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Inventory and Evaluation of Domestic and Global Byproduct Critical Mineral Resources

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The direct premise of this task is to assess the Nation's inventory of previously mined ore deposits for their rare metal contents by analyzing ore samples from archived ore collections, to address the looming crisis of rare-metal supply shortfall. Very little is known about the distribution of rare metals in the products of past mining operations. During the several hundred year mining history of this country, the vast majority of discovered, mined, and reclaimed deposits were exploited without consideration of rare metals-- simply because these metals were not of commercial interest, their abundances difficult to determine and in some cases, were yet to be discovered. Discoveries from a pilot study of archived ore analysis are so high that they will likely add to the Nation's rare metal inventory.

This project also aims to fingerprint the geochemical signature and rare metal contents of particular ore deposit types. In coordination with the current update of USGS deposit models, we are adding archetypal deposits to the list of deposits to be evaluated.

Contact: Poul Emsbo, 303-236-1113, pemsbo@usgs.gov

  chart showing net import reliance of nonfuel minerals in the US.

Cover photo from USGS Scientific Investigations Report 2010-5220 shows powders of six rare earth elements oxides. Photograph by Peggy Greb, Agricultural Research Center of United States Department of Agriculture.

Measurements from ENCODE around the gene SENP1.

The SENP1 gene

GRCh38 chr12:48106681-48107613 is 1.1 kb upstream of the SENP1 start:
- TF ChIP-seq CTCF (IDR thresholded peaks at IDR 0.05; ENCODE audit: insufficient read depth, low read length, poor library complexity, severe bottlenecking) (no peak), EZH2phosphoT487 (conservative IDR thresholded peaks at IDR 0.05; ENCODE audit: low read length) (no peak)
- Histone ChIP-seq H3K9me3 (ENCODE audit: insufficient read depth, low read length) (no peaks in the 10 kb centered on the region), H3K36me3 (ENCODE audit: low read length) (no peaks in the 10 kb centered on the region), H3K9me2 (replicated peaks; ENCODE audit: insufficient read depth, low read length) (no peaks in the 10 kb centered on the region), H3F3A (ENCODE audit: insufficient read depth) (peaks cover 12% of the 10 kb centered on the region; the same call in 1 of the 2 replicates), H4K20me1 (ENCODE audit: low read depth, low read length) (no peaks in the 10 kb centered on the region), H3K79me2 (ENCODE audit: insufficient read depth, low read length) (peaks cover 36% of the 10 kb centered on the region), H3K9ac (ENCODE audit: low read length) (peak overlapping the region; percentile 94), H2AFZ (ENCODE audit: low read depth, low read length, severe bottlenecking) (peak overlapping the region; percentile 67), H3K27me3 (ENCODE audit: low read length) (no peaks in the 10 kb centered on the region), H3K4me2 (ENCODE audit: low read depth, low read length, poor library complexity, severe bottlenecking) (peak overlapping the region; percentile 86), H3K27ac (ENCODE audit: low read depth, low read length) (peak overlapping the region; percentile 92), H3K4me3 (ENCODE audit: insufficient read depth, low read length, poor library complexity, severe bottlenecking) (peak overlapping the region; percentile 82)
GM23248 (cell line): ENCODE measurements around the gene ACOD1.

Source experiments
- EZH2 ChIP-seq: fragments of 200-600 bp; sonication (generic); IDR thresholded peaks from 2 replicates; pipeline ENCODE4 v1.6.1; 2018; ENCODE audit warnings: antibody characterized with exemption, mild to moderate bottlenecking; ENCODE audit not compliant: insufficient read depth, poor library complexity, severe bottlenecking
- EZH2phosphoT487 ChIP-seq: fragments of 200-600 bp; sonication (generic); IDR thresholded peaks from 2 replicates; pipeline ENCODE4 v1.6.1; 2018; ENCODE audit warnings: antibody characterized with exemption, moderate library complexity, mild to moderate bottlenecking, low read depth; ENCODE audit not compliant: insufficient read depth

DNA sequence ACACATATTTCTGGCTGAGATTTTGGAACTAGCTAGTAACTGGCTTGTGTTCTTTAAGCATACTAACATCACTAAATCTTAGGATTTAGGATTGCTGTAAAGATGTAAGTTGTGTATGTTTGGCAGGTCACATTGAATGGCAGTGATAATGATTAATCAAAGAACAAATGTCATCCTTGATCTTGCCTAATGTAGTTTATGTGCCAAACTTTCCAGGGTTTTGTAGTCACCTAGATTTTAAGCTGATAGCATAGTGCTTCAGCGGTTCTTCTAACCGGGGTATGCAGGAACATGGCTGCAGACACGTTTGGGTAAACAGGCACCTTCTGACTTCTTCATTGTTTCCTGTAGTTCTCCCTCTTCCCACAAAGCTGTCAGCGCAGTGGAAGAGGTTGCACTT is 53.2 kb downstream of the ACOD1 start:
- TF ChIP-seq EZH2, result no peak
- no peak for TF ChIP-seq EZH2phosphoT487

Methodology:

--Sample Acquisition and Analyses: We have leveraged the success of our pilot project to gain access to nearly 80,000 samples from several significant saple collections that will allow us to assess most major deposits mined in the US and the world. These will be analyzed using LA-ICP-MS (laser ablation inductively-coupled plasma mass spectrometry) for most elements. All samples will be archived for further study.

--Metal Residence and Microanalysis: We will determine the concentration and residence of rare metals in samples with unusually high rare metal content. Residence studies are fundamental to evaluating the feasibility of metallurgical extraction and understanding the geologic/geochemical processes that enrich these elements in ore deposits.

--Geologic Reference Materials: Development of these new analytical methods has been critically dependent on collaboration with the USGS Reference Materials Program. Because of previous minimal interest in rare metals, reference materials with certified values for many of these rare metals are surprisingly rare.

--Related Topical Studies: The empirical results and data generated by this project offer an ideal platform to define new directions in rare metal research. The identification of rare metal rich deposits, associated metal residence studies, and geochemical fingerprinting of different deposit types have the potential to define avenues of study that will singificantly enhance our understanding geologic/geochemical processes leading to enrichments of these elements in mineralizing systems.

 

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